1We are absolutely delighted to welcome a new contributor to the Write Shoot Cut website, which means we’ll be able to produce more content specifically for the blog; from interviews, to articles, to resources for filmmakers, it’s all very exciting.

This is the next phase for Write Shoot Cut opening up the website side of things to more contributors and voices. Hopefully it leads to bigger and better things for the community.

So in her own words, here’s Lauren Clarke:

I’m Lauren, a born and bred Torontonian who moved to Edinburgh in September to do a masters in Film, Exhibition & Curation. I love film for its universal language and its ability to connect with audiences on so many different levels. My taste in film is all over the place. I love everything from Godard, Dali, and Maya Deren to Ivan Reitman. For the most part I’m interested in films that explore human relationships and connections. Some of my all time favourites (at the moment – because they change on pretty much a daily basis) are Café de Flore directed Jean-Marc Vallée, Rear Window directed Alfred Hitchcock, Frances Ha directed Noah Baumbach and Some like it Hot directed by Billy Wilder. I’m also going through an obsession with everything Errol Morris at the moment, I’m really interested in his storytelling style within the documentary form.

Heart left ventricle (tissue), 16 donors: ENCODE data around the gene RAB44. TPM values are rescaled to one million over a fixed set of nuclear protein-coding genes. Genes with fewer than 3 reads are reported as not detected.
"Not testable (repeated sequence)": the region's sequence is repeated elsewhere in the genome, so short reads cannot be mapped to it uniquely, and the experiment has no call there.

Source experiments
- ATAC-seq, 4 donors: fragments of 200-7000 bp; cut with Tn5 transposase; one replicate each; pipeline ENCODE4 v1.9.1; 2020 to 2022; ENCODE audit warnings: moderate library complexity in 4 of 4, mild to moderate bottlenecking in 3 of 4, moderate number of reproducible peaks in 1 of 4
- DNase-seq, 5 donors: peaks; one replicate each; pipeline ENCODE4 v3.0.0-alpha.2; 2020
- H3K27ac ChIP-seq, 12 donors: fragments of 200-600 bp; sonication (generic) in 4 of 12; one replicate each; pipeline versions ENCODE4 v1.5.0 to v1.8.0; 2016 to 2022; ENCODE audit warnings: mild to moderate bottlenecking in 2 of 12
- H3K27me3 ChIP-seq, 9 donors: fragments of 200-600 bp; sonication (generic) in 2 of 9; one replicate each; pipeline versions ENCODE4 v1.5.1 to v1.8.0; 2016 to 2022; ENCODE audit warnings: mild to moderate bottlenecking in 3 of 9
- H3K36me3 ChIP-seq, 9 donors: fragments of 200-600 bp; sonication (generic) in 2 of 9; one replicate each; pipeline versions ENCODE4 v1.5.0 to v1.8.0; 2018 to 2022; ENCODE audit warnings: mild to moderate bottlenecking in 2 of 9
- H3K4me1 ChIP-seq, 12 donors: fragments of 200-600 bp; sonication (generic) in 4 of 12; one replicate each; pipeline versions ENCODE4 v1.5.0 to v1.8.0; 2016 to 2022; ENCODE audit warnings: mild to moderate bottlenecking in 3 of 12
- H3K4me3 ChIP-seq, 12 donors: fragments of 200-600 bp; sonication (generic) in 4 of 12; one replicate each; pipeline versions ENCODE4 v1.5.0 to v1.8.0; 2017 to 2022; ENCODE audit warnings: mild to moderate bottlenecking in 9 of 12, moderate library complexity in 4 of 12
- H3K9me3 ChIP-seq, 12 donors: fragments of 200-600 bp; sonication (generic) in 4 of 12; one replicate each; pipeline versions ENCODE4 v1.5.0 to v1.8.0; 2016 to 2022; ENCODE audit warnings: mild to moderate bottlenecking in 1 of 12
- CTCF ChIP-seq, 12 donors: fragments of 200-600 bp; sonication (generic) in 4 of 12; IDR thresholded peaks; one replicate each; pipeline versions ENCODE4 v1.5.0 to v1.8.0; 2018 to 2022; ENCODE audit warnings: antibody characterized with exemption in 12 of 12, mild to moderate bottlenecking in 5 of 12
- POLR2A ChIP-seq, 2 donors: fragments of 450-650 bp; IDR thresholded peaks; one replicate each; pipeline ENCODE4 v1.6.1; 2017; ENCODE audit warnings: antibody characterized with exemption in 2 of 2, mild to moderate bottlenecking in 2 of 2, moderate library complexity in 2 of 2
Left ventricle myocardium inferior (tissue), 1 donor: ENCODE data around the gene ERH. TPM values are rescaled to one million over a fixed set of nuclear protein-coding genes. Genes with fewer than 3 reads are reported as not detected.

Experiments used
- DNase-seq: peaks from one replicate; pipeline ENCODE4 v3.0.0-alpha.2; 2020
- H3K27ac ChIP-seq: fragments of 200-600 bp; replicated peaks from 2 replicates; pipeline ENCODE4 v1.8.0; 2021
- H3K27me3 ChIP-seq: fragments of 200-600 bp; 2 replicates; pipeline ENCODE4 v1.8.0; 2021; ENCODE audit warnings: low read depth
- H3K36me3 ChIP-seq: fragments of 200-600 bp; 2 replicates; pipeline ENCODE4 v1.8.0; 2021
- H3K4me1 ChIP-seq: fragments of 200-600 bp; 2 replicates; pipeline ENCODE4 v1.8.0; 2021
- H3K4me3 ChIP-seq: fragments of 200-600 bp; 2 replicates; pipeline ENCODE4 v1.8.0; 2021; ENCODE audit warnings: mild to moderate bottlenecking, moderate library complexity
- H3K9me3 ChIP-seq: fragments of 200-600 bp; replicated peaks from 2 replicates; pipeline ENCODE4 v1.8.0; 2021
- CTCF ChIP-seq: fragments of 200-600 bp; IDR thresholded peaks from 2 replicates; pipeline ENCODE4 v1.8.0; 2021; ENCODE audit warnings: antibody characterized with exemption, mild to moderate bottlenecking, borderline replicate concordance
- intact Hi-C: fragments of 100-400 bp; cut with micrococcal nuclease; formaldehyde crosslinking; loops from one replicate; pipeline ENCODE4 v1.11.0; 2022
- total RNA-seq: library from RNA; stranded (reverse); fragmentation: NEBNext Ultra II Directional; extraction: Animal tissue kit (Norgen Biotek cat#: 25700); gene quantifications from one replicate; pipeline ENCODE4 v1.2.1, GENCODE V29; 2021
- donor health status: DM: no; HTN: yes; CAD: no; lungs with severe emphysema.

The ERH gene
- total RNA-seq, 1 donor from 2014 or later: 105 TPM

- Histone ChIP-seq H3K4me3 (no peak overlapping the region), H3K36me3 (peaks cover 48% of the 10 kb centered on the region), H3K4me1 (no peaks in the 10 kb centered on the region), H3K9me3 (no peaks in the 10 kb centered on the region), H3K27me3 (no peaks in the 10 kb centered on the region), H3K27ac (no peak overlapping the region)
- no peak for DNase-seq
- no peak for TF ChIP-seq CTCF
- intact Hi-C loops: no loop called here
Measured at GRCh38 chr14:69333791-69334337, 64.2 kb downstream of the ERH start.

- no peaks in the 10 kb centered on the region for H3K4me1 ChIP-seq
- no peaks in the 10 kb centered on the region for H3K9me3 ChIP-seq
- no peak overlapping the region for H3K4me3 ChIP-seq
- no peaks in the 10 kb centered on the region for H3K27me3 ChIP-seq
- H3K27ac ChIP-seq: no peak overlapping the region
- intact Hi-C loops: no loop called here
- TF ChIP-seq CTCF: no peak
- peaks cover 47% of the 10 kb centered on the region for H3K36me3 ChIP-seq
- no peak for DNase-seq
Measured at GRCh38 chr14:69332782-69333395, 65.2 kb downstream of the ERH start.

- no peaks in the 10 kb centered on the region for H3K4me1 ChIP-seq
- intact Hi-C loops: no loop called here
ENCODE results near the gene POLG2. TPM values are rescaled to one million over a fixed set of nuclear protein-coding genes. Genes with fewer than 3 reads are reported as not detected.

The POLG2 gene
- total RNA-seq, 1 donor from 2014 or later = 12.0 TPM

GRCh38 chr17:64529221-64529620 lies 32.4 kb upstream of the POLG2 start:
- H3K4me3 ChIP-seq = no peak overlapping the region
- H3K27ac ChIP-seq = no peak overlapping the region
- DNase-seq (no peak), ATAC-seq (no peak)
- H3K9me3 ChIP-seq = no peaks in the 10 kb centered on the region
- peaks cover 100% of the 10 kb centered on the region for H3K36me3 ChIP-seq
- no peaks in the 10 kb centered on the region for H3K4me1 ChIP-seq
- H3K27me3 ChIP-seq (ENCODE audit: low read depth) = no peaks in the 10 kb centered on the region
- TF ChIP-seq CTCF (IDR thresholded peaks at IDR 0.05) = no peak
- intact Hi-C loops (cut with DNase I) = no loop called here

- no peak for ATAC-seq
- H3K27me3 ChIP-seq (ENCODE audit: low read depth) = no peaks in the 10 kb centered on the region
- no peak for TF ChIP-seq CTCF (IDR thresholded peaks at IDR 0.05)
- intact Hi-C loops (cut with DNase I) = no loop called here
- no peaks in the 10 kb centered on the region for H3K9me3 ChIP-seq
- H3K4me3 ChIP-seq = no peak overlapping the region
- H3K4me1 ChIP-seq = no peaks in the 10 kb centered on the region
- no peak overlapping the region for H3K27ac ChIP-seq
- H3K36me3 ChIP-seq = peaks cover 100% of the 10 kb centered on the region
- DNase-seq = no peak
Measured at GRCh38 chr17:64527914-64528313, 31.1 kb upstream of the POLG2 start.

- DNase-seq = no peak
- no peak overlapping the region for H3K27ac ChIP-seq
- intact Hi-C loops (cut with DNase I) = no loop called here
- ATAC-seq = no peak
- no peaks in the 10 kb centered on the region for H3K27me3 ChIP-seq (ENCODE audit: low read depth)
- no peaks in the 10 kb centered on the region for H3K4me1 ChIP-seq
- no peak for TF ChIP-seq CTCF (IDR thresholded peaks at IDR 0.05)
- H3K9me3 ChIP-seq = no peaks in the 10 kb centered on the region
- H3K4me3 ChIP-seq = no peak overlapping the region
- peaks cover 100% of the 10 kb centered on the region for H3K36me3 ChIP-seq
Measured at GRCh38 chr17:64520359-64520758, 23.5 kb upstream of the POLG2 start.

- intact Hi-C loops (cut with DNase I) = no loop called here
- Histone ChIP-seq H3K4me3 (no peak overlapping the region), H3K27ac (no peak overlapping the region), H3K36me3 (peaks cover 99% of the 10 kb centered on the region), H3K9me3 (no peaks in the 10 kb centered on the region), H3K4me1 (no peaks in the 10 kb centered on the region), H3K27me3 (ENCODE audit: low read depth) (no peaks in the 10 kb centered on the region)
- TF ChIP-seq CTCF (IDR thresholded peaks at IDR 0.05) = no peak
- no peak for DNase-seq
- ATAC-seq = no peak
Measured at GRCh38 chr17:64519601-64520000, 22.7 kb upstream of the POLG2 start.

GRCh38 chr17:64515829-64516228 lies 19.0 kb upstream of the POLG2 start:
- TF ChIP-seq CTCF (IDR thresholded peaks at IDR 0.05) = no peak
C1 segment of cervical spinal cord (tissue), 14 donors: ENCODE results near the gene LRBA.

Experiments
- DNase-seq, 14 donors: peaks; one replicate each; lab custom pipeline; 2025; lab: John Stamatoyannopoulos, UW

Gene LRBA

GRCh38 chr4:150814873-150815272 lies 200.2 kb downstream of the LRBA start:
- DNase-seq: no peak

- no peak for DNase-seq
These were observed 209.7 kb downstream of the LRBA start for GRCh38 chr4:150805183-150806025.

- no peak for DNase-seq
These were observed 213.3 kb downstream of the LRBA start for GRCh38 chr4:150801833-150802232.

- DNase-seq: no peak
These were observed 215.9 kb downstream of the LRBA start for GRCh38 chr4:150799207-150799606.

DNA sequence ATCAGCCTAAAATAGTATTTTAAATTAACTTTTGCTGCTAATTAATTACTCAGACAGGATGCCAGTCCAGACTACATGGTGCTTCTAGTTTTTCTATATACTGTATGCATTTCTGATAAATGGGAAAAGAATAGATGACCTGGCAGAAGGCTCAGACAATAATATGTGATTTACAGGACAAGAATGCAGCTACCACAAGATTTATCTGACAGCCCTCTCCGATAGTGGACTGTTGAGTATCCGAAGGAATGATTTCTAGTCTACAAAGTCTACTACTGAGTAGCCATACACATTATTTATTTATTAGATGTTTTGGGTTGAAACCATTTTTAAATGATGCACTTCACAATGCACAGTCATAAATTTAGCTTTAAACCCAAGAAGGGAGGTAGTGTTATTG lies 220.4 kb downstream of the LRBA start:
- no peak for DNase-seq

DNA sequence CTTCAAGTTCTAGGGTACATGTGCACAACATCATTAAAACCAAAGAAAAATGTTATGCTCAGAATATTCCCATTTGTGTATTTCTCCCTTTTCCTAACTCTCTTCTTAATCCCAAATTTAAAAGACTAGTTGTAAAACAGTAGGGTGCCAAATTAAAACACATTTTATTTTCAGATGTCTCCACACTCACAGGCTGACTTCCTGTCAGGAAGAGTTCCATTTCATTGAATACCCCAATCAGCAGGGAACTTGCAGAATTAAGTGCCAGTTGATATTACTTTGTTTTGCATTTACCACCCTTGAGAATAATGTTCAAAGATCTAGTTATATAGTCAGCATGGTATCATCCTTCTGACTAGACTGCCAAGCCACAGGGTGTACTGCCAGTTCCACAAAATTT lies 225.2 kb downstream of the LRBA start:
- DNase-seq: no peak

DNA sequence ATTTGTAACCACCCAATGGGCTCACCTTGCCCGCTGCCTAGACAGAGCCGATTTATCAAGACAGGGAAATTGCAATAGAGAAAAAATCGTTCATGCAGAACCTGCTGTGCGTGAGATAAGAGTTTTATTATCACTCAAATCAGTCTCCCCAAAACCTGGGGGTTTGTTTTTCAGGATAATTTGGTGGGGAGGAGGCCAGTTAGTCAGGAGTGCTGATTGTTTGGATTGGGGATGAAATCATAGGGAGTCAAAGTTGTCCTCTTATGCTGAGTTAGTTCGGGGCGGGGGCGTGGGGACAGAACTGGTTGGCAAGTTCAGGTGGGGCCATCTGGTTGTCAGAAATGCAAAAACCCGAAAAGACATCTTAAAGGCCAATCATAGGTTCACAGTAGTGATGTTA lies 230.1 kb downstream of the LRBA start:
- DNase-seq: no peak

Aside from being an avid film lover, I’m a total gaming nerd and have an uncontrollable love of travelling and cupcakes. I’m super excited to start contributing to Write Shoot Cut because I think it is so important to highlight local talent and for all the filmmakers out there to hear about what everyone else is doing. Write Shoot Cut is really a community and I’m super pumped to become part of it!



Twitter: @laurennnclarke
Instagram: laurennnclarke

Short Film #93 – The Living Room (2009) Shane Meadows

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Fife Independent Film Expo – Interview with Alex Harron

27 (1)Write Shoot Cut is delighted to support the Fife Independent Film Expo taking place in Lochgelly on Saturday 25th April 2015. Below the director of the festival Alex Harron tells us what the festival is about, why it’s happening and his own adventures as a filmmaker. Alex is part of Tartan Features with his documentary Bend Don’t Break and has a fantastic attitude and desire to support independent film in Scotland. Submissions are open for the Expo now and close on March 16th, full details below.

Please tell us a bit about yourself and the Fife Independent Film Expo?

I’m a freelance filmmaker from Fife, I do everything from corporate video, web adverts, corporate documentaries on issues like homelessness, single parents, mental health issues for local council and the third sector. My main passion is documentaries, having made several shorts, and I’m now in post-production on my first feature documentary Bend Don’t Break.

The Fife Independent Film Expo is a film festival that is going to show exclusively independent shorts and features from Scotland, we also having an awards ceremony. What’s good about it is it’s backed by Create in Fife and Fife Cultural Trust who are really trying to promote filmmaking in Fife and what better way to do it than showing independent films and giving them awards. It’ll be at the Lochgelly Centre which has state of the art cinema with 400 hundred seats and small screening room that holds 120.